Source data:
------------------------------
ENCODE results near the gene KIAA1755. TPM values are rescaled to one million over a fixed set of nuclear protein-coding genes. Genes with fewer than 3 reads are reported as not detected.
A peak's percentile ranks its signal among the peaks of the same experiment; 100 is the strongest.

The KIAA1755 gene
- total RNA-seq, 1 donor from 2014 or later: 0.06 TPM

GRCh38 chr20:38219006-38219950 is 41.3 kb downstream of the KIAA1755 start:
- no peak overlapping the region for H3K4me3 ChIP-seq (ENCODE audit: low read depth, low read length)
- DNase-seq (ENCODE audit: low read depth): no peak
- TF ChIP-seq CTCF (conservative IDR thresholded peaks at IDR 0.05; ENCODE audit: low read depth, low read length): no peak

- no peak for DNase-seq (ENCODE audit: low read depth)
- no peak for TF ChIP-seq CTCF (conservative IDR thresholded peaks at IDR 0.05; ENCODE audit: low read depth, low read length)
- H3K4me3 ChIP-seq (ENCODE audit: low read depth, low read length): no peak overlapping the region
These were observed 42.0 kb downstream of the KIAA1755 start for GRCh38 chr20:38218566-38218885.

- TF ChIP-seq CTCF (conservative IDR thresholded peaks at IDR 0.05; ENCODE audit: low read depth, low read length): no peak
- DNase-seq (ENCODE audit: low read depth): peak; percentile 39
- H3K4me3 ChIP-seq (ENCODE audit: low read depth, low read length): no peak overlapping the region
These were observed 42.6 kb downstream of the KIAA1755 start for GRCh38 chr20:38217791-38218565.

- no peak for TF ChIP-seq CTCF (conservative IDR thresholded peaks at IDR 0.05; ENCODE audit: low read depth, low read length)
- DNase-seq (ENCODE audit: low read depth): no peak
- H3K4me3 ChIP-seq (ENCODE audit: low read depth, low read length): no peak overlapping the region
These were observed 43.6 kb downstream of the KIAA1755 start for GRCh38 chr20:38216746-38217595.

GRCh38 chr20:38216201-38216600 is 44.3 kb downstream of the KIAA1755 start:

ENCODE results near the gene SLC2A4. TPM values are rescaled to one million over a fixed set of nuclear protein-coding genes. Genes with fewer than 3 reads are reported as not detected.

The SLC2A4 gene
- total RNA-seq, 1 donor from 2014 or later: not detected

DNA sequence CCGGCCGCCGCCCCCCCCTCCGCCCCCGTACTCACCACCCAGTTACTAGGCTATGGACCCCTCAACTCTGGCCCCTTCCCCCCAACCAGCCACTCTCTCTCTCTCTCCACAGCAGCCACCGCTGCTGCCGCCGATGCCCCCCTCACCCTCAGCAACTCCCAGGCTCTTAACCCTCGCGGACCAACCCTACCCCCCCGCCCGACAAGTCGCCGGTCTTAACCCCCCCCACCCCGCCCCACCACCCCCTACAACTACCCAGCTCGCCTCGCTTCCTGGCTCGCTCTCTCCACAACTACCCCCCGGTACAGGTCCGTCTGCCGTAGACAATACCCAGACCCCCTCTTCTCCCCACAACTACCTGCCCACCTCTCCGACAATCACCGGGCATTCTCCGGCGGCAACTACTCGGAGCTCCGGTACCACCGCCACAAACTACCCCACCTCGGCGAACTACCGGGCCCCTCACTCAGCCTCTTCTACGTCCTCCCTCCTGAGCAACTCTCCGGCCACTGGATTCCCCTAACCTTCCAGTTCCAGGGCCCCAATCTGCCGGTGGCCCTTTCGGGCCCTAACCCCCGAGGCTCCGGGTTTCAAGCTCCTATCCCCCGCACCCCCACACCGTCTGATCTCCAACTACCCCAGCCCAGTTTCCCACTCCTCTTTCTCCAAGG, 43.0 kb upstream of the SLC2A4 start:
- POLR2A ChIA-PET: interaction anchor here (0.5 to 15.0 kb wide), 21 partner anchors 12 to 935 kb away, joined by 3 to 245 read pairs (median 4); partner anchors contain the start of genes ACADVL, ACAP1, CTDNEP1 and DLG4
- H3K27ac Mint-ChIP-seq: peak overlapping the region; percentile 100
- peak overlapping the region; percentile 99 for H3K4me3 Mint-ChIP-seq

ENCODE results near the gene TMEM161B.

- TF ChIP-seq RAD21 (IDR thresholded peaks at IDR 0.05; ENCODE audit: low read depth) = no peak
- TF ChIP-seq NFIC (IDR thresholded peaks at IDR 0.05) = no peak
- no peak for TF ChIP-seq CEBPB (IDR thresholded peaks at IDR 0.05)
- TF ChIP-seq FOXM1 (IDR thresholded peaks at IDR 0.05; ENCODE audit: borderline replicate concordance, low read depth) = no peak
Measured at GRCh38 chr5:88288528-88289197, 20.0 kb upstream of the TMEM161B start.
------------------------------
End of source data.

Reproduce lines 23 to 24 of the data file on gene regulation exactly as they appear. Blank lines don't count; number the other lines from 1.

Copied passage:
The SLC2A4 gene
- total RNA-seq, 1 donor from 2014 or later: not detected